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Polls show that Sen. Mark Begich, Alaska Democrat, is holding on to a 5 percentage point lead over former state Attorney General Dan Sullivan, down from a high of 12 percentage points in July. In Colorado, Sen. Mark Udall a Democrat, is leading Rep. Cory Gardner by an average of 1 percentage point, according to Real Clear Politics. In Louisiana, Sen. Mary L. Landrieu, a Democrat, is ahead of her strongest Republican challengers, Rep. Bill Cassidy and Rob Manness.

Sen. Mark L. Pryor, Arkansas Democrat, is locked in a neck-and-neck race with freshman Rep. Tom Cotton. In Iowa, Rep. Bruce L. Braley, a Democrat, is in a virtual tie with Republican state Sen. Joni Ernst.

Senate Minority Leader Mitch McConnell of Kentucky is clinging to a 3 percentage point lead over his Democratic challenger, Alison Lundergan Grimes, though he took a hit over the weekend when his campaign manager, Jesse Benton, stepped down because of a scandal involving his work with Ron Paul’s presidential campaign.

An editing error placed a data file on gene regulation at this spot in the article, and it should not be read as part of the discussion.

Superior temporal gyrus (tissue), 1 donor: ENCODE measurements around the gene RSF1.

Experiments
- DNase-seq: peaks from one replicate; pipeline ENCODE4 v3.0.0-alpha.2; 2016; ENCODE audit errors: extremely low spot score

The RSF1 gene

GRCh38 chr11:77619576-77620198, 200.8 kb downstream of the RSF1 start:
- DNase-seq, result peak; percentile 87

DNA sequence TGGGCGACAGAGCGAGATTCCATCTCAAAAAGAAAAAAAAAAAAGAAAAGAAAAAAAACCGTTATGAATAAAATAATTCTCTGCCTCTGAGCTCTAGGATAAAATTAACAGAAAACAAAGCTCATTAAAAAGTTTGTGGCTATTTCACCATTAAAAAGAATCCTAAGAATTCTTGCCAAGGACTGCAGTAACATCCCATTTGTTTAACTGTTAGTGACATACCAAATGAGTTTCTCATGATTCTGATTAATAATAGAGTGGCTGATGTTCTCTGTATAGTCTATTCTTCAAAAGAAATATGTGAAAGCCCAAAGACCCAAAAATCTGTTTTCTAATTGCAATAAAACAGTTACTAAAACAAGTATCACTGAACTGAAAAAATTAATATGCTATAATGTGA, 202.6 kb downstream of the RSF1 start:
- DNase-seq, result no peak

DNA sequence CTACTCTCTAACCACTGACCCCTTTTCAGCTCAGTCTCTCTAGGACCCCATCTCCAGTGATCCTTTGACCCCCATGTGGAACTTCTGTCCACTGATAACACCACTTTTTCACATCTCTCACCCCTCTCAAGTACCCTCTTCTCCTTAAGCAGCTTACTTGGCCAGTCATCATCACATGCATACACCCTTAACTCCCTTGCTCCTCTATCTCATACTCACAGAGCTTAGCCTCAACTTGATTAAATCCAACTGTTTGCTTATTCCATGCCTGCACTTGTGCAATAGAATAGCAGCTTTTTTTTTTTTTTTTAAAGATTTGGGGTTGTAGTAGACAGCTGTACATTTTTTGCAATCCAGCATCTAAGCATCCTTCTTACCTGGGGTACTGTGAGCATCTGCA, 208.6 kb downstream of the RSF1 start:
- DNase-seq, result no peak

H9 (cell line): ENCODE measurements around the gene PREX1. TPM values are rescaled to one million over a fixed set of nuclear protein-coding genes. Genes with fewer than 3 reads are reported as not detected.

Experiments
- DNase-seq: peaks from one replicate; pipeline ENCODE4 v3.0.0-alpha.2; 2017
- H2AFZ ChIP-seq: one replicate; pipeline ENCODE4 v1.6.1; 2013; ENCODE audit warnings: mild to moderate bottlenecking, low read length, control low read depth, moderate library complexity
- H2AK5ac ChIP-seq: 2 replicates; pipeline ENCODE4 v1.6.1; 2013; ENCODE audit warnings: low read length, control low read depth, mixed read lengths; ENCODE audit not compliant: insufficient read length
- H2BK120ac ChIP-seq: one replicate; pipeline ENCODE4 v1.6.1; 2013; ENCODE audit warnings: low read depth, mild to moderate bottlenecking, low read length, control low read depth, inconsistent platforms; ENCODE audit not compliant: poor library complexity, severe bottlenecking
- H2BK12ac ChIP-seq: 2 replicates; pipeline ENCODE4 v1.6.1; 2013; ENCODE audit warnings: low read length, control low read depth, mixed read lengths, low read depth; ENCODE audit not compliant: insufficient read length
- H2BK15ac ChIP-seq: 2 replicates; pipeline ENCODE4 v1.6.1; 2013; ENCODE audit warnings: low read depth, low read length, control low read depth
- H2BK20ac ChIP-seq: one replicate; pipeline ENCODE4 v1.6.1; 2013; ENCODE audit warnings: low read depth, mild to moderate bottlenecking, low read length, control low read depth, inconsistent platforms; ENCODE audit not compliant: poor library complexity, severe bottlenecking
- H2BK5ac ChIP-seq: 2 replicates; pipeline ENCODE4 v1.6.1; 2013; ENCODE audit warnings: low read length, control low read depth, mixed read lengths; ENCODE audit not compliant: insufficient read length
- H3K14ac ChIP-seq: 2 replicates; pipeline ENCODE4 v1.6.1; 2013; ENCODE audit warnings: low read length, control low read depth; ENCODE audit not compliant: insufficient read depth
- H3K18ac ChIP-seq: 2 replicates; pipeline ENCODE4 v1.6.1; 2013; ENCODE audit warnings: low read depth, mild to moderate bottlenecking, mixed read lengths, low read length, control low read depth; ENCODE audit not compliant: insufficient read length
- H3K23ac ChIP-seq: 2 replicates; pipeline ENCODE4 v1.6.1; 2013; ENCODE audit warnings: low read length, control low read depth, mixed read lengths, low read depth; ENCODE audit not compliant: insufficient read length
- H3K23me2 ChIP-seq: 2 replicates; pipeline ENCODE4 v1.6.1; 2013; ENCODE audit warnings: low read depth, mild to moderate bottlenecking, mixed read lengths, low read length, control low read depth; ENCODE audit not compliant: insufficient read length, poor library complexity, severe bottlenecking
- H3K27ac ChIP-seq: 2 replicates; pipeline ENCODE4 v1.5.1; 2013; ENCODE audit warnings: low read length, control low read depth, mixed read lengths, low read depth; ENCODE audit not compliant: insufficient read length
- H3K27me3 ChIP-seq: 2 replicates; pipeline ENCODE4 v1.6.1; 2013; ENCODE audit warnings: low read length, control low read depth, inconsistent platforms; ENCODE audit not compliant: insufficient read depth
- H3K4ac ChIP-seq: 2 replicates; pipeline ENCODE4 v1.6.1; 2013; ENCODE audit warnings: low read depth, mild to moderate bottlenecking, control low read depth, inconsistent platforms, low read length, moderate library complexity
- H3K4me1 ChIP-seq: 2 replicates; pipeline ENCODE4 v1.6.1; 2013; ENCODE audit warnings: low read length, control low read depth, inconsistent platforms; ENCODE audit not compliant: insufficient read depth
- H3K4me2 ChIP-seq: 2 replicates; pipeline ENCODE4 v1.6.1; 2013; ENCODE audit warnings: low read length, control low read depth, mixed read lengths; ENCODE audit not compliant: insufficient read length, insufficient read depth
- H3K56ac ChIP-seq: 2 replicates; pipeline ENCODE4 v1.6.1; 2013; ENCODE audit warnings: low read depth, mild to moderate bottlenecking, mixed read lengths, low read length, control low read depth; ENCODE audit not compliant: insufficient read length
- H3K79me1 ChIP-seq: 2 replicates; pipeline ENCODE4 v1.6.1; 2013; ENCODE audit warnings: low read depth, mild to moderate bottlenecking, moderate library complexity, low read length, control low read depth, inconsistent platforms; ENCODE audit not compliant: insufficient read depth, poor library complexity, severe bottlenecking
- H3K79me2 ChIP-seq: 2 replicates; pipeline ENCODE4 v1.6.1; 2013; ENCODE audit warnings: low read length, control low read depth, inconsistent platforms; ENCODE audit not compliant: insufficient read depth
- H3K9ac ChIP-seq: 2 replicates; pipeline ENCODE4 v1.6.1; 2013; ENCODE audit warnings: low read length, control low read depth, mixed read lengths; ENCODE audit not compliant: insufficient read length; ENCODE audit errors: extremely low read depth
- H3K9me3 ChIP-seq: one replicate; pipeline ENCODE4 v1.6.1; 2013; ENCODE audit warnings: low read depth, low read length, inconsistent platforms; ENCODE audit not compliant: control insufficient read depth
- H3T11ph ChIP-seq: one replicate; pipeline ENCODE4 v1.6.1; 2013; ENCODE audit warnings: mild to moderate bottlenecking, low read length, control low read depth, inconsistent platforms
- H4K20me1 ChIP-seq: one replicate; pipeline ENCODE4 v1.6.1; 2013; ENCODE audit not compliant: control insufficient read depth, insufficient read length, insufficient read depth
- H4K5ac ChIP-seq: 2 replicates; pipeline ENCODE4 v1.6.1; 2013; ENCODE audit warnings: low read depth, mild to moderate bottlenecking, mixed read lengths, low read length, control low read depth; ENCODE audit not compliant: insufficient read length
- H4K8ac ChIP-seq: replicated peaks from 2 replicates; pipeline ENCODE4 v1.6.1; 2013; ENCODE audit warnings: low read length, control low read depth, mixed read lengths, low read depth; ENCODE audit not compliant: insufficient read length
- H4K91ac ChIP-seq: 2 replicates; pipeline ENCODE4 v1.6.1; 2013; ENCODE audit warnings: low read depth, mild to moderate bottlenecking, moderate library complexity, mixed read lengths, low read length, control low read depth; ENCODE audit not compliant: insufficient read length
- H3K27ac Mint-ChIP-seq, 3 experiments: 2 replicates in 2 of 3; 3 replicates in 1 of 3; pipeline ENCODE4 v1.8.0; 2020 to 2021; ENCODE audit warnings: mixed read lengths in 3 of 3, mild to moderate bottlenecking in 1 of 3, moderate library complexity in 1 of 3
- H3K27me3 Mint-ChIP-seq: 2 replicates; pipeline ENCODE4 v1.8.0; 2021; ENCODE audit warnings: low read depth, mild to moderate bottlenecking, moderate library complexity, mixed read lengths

In Virginia, Republican Ed Gillespie, a former adviser to Mr. Bush, has struggled to gain any traction against the Democratic incumbent, Sen. Mark R. Warner.

On the other side of the ledger, Republicans added some races to the playing field that Democrats considered out of reach earlier this year. Michigan could vote for a Republican for Senate for the first time in 14 years. If the elections turn into a Republican wave, New Hampshire, Minnesota and Virginia also could flip.

“There are a lot of Republican opportunities and very few Democrat opportunities,” Mr. Rothenberg said. “I would describe it as a classic midterm election with an unpopular president where there is strong breeze behind Republican candidates. Will it turn into hurricane-force winds? We will have to wait and see, but it is pretty strong right now.”

Over the summer, a hard-charging Scott Brown, a former Republican senator from Massachusetts, closed a double-digit deficit with Sen. Jeanne Shaheen, New Hampshire Democrat.